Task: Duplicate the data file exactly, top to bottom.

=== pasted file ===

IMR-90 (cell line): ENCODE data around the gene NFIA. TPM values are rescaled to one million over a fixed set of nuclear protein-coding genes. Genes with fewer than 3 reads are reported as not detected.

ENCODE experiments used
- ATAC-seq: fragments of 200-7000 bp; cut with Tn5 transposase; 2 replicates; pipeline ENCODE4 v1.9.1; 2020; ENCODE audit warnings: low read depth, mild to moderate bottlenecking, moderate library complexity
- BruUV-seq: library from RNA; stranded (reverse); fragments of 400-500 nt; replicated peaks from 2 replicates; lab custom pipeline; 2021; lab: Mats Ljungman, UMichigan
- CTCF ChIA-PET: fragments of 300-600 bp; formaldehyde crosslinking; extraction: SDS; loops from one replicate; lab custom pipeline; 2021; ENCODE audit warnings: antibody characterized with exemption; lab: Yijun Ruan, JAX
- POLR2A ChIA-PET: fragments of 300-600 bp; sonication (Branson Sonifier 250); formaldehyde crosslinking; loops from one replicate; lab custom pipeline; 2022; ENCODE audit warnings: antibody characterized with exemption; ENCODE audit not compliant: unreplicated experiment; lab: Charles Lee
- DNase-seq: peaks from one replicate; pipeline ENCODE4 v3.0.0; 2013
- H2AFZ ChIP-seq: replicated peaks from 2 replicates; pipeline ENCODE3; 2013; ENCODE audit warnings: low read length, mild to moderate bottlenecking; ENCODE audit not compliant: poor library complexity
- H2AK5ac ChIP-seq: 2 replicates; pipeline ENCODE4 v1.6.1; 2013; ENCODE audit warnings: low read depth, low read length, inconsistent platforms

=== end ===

IMR-90 (cell line): ENCODE data around the gene NFIA. TPM values are rescaled to one million over a fixed set of nuclear protein-coding genes. Genes with fewer than 3 reads are reported as not detected.

ENCODE experiments used
- ATAC-seq: fragments of 200-7000 bp; cut with Tn5 transposase; 2 replicates; pipeline ENCODE4 v1.9.1; 2020; ENCODE audit warnings: low read depth, mild to moderate bottlenecking, moderate library complexity
- BruUV-seq: library from RNA; stranded (reverse); fragments of 400-500 nt; replicated peaks from 2 replicates; lab custom pipeline; 2021; lab: Mats Ljungman, UMichigan
- CTCF ChIA-PET: fragments of 300-600 bp; formaldehyde crosslinking; extraction: SDS; loops from one replicate; lab custom pipeline; 2021; ENCODE audit warnings: antibody characterized with exemption; lab: Yijun Ruan, JAX
- POLR2A ChIA-PET: fragments of 300-600 bp; sonication (Branson Sonifier 250); formaldehyde crosslinking; loops from one replicate; lab custom pipeline; 2022; ENCODE audit warnings: antibody characterized with exemption; ENCODE audit not compliant: unreplicated experiment; lab: Charles Lee
- DNase-seq: peaks from one replicate; pipeline ENCODE4 v3.0.0; 2013
- H2AFZ ChIP-seq: replicated peaks from 2 replicates; pipeline ENCODE3; 2013; ENCODE audit warnings: low read length, mild to moderate bottlenecking; ENCODE audit not compliant: poor library complexity
- H2AK5ac ChIP-seq: 2 replicates; pipeline ENCODE4 v1.6.1; 2013; ENCODE audit warnings: low read depth, low read length, inconsistent platforms